"But though he was my first true love, And though I had sworn to be his bride, 'Cause he hadna a great estate, She would this way our loves divide." 40

Syne out and spak the Lord-justice, I wat the tear was in his e'e; "I see nae faut in this young man; Sae loose his bands, and set him free.

"And tak your love, now, Lady Elspat, 45 And my best blessin' you baith upon; For gin he be your first true love, He is my eldest sister's son.

"There stands a steed in my stable, Cost me baith gold and white mony; 50 Ye's get as mickle o' my free land As he'll ride about in a summer's day."


"This 'pleasant History,' which 'may be sung to the tune of Floras Farewell,' is here republished from a copy printed at London for F.

Cotes and others, 1677, 12mo. bl. 1., preserved in the curious and valuable collection of that excellent and most respected antiquary Antony a Wood, in the Ashmolean Museum; compared with another impression, for the same partners, without date, in the editor's possession. A different copy of the poem, more in the ballad form, was published, and may be found among the king's pamphlets in the British Museum. Both copies are conjectured to have been modernized, by different persons, from some common original, which has hitherto eluded the vigilance of collectors, but is strongly suspected to have been the composition of an old North country minstrel.

"The full title is, _The Lovers Quarrel: or Cupids Triumph: being the pleasant history of Fair Rosamond of Scotland. Being daughter to the Lord Arundel, whose love was obtained by the valour of Tommy Pots: who conquered the Lord Phenix, and wounded him, and after obtained her to be his wife. Being very delightful to read_." RITSON, _Pieces of Ancient Popular Poetry_, p. 135.

Of all the lords in Scotland fair, And ladies that been so bright of blee, There is a noble lady among them all, And report of her you shall hear by me.

For of her beauty she is bright, 5 And of her colour very fair, She's daughter to Lord Arundel, Approv'd his parand and his heir.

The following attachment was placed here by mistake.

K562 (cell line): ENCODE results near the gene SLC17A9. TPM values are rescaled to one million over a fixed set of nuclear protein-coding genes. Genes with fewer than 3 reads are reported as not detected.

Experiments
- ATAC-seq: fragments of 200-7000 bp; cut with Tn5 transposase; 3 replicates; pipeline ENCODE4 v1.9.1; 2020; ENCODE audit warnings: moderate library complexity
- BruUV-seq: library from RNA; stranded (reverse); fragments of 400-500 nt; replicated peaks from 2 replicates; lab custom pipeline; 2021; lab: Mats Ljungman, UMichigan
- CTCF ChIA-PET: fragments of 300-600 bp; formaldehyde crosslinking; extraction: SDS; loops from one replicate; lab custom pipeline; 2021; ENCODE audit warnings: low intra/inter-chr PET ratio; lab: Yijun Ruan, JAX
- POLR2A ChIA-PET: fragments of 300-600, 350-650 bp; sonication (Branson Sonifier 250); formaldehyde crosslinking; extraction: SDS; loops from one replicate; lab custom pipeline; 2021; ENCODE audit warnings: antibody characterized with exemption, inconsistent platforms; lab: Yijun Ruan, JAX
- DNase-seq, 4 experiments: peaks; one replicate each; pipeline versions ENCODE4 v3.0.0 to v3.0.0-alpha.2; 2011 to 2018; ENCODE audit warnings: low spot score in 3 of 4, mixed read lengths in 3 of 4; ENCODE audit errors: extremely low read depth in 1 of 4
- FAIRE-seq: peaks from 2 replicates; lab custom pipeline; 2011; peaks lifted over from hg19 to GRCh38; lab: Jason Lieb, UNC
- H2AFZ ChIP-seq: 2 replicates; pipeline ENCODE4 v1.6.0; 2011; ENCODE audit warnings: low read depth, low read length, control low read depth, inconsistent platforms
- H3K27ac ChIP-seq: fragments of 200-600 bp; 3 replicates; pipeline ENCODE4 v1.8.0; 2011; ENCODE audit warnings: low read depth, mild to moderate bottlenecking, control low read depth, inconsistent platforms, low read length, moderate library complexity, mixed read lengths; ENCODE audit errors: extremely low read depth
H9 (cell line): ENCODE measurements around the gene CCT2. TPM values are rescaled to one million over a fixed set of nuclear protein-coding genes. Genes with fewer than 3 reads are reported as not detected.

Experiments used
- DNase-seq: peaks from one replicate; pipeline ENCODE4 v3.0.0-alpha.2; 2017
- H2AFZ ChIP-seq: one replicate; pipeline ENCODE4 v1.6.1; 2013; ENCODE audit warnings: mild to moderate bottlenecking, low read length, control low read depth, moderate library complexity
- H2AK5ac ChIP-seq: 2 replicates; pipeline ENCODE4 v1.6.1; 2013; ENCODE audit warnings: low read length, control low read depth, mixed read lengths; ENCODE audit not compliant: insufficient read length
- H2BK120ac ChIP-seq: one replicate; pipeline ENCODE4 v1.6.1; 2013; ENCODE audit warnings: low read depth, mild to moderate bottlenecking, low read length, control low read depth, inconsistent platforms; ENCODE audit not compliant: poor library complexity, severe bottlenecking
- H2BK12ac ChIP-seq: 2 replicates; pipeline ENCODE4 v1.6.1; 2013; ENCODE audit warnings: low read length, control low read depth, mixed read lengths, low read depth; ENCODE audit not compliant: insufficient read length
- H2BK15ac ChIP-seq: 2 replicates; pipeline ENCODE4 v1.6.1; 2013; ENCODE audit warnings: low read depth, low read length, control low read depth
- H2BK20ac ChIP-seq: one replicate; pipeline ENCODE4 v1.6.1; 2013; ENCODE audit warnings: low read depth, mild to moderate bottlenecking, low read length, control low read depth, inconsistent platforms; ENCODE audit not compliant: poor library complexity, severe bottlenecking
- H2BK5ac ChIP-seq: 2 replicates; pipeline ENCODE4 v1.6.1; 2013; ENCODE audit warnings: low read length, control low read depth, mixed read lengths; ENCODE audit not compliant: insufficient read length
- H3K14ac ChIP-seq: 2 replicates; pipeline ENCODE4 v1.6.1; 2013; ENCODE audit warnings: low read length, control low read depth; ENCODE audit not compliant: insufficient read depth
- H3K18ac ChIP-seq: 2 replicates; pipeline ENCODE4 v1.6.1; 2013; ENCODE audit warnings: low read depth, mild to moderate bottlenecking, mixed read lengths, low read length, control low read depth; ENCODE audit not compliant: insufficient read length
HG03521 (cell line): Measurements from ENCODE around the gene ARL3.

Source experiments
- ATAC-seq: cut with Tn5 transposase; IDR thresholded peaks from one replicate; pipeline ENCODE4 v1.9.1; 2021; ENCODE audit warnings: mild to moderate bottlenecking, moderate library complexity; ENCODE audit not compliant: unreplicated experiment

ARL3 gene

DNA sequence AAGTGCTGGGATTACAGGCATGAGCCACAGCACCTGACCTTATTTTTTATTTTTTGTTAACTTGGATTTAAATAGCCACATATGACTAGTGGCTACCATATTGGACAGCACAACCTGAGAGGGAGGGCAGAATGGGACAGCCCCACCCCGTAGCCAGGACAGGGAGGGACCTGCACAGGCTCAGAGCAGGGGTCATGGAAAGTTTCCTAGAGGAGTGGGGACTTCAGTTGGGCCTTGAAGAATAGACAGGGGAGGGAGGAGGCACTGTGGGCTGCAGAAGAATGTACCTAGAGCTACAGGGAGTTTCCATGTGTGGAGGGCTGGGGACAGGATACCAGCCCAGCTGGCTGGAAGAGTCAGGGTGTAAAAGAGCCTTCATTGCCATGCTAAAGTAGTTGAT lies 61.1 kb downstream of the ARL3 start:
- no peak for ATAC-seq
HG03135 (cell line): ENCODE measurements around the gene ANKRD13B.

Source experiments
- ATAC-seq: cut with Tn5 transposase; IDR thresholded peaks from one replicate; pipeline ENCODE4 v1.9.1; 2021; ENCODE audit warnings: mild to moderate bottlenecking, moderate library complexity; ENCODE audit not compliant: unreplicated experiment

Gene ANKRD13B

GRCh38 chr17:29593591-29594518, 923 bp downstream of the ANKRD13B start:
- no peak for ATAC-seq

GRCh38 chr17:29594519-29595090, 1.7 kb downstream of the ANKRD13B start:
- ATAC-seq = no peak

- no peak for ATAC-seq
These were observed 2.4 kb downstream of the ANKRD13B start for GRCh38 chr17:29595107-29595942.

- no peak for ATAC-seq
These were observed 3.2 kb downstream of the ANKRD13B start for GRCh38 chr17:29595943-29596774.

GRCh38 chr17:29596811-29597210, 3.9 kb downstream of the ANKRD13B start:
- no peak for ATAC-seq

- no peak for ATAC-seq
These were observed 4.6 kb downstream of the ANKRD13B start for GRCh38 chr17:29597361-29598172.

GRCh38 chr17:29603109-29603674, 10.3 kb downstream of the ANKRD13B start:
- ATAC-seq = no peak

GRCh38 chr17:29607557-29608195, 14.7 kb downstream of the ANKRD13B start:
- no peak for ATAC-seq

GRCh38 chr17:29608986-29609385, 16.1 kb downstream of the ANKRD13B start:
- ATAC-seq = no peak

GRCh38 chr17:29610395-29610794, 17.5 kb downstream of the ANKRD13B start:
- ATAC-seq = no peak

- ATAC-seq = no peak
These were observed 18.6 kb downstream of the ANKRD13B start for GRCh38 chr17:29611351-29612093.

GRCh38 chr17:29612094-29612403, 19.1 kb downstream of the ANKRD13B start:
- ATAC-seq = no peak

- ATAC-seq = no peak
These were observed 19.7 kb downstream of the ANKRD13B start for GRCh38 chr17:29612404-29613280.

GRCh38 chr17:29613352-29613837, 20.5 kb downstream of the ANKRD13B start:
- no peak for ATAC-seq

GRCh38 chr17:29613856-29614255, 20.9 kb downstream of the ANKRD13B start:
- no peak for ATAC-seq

"Ile see this bride," Lord Phenix said, "That lady of so bright a blee, 10 And if I like her countenance well, The heir of all my lands she'st be."

But when he came the lady before, Before this comely maid came he, "O God thee save, thou lady sweet, 15 My heir and parand thou shalt be."

"Leave off your suit," the lady said, "As you are a lord of high degree; You may have ladies enough at home, And I have a lord in mine own country: 20

"For I have a lover true of mine own, A serving-man of low degree, One Tommy Pots it is his name, My first love, and last that ever shall be."

"If that Tom Pots [it] is his name, 25 I do ken him right verily; I am able to spend fourty pounds a week, Where he is not able to spend pounds three."

"God give you good of your gold," she said, "And ever God give you good of your fee, 30 Tom Pots was the first love that ever I had, And I do mean him the last to be."

With that Lord Phenix soon was mov'd; Towards the lady did he threat; He told her father, and so it was prov'd, 35 How his [fair] daughters mind was set.

"O daughter dear, thou art my own, The heir of all my lands to be; Thou shalt be bride to the Lord Phenix, If that thou mean to be heir to me." 40

"O father dear, I am your own, And at your command I needs must be, But bind my body to whom you please, My heart, Tom Pots, shall go with thee."